US employment report points toward growth for world's biggest economy
By Lucia Mutikani ,ReutersWASHINGTON -- U.S. employment grew modestly in January and gains in the prior two months were bigger than initially reported, supporting views the economy's sluggish recovery was on track despite a surprise contraction in output in the final three months of 2012. Employers added 157,000 jobs to their payrolls last month, the Labor Department said on Friday. There were 127,000 more jobs created in November and December than previously reported. The unemployment rate, however, edged up 0.1 percentage point to 7.9 percent.
February 2, 2013, 12:05 am TWN
The closely watched report also showed an increase in hourly earnings and solid gains in construction and retail employment.
“This is actually a really good number when you take into account the net upward revision,” said Terry Sheehan, an economic analyst at Stone & McCarthy Research Associates in Princeton, New Jersey.
GDP contracted at a 0.1 percent annual rate in the fourth quarter, largely because of a sharp slowdown in the pace of inventory accumulation and a plunge in defense spending.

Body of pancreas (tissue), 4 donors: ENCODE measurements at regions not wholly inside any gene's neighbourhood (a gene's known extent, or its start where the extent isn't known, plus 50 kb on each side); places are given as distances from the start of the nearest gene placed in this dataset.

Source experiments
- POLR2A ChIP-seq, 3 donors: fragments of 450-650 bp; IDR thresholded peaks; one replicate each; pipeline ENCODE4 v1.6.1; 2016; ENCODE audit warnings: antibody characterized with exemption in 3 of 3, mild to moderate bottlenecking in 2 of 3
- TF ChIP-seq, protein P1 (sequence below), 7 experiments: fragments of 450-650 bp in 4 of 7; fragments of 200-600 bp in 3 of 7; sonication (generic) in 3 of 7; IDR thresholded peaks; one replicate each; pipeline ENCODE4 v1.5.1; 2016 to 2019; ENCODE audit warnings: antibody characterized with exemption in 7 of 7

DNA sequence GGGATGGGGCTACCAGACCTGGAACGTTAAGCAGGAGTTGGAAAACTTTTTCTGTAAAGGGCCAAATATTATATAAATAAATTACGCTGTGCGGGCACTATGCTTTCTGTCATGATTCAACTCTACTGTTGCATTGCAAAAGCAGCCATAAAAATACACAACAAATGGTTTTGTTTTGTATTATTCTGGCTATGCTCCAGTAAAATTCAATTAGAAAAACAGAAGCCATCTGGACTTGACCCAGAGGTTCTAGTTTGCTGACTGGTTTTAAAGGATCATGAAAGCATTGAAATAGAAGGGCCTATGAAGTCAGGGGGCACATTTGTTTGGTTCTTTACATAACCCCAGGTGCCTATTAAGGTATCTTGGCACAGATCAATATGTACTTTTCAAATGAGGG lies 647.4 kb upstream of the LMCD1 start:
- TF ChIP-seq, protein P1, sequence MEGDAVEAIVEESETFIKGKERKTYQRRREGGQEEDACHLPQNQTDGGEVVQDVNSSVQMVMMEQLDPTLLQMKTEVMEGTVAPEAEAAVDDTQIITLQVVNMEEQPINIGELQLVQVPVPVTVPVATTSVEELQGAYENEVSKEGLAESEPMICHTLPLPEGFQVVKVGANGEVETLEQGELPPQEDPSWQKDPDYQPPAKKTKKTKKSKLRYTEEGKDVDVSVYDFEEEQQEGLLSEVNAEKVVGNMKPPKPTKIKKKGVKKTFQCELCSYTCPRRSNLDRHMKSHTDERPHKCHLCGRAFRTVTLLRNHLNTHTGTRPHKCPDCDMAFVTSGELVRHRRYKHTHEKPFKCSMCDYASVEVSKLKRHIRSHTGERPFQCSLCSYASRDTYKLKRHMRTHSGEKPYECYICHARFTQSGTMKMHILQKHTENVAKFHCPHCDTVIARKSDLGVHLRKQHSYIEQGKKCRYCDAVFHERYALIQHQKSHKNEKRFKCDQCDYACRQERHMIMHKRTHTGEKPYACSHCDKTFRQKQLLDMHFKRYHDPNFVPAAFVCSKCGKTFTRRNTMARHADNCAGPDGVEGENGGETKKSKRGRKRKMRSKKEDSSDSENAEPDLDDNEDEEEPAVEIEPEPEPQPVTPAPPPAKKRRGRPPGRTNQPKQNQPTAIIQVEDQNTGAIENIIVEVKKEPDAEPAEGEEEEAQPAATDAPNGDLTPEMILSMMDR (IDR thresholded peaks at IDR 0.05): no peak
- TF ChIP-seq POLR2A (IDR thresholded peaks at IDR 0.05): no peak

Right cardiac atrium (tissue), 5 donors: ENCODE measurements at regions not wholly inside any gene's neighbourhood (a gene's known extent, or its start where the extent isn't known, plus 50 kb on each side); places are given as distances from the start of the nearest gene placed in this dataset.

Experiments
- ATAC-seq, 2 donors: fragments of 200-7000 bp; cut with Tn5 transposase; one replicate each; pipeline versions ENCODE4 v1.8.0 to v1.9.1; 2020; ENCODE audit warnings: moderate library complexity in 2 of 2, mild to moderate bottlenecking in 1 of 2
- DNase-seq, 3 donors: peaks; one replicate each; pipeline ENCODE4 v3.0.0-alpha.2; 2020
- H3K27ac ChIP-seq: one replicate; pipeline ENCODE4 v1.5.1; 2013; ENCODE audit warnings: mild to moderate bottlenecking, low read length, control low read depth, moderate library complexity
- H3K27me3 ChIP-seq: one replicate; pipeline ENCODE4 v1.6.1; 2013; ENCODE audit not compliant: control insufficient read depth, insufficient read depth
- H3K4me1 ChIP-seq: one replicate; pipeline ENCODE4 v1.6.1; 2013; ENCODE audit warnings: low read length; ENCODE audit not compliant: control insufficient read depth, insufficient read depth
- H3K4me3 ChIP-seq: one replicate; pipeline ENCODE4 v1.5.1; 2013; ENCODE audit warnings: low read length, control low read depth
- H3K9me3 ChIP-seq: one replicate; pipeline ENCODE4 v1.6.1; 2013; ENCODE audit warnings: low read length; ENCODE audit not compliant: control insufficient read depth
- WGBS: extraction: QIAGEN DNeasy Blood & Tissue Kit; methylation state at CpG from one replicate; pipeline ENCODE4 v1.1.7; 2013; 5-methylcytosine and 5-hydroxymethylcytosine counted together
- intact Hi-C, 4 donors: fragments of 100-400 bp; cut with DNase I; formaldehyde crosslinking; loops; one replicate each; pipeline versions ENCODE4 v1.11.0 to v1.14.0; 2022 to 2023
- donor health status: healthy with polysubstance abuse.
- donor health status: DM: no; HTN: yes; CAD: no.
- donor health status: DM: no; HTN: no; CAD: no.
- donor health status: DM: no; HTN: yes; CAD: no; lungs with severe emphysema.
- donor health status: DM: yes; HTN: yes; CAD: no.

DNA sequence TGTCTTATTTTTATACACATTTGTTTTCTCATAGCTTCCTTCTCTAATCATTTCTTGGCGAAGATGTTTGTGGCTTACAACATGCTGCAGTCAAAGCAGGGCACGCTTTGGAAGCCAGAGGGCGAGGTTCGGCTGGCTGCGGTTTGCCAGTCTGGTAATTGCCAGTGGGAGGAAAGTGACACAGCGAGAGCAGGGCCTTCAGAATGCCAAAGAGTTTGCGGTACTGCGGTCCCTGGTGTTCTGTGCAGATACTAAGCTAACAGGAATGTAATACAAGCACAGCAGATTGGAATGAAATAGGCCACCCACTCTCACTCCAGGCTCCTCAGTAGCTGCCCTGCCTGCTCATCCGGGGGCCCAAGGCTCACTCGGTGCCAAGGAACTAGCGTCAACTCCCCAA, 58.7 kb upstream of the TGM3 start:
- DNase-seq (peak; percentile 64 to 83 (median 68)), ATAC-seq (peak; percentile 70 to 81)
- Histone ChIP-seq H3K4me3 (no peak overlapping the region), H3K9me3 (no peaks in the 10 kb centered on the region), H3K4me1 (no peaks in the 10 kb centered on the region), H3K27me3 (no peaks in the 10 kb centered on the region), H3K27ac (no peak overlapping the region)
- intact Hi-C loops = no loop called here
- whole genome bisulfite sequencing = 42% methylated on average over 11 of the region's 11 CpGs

“This shows that underneath the surface, the fourth-quarter economy was really pretty good despite all the defense cuts. I think the private sector is leading the way,” said Jack Ablin, chief investment officer at BMO Private Bank in Chicago.
Economists polled by Reuters had expected employers to add 160,000 jobs and the unemployment rate to hold steady at 7.8 percent last month.
The Labor Department also published benchmark revisions to payrolls data going back to 2008. It said the employment level in March 2012 was 422,000 higher on a seasonally adjusted basis than previously reported. It also introduced new population factors for its survey of households from which the unemployment rate is calculated. This had a negligible effect on the major household survey measures.
Job growth in 2012 averaged 181,000 a month, but not enough to significantly reduce unemployment and prompt the Fed to the pull back on its bond-buying program. Economists say employment gains in excess of 250,000 a month over a sustained period are needed.
Though the unemployment rate dropped from a peak of 10 percent in October 2009, that was mostly because some unemployed Americans gave up the search for work.
The share of the working age population with a job has been below 60 percent for almost four years.
All the job gains in January were in the private sector, where hiring was as broad-based as it was in December and declines in public sector employment remained moderate.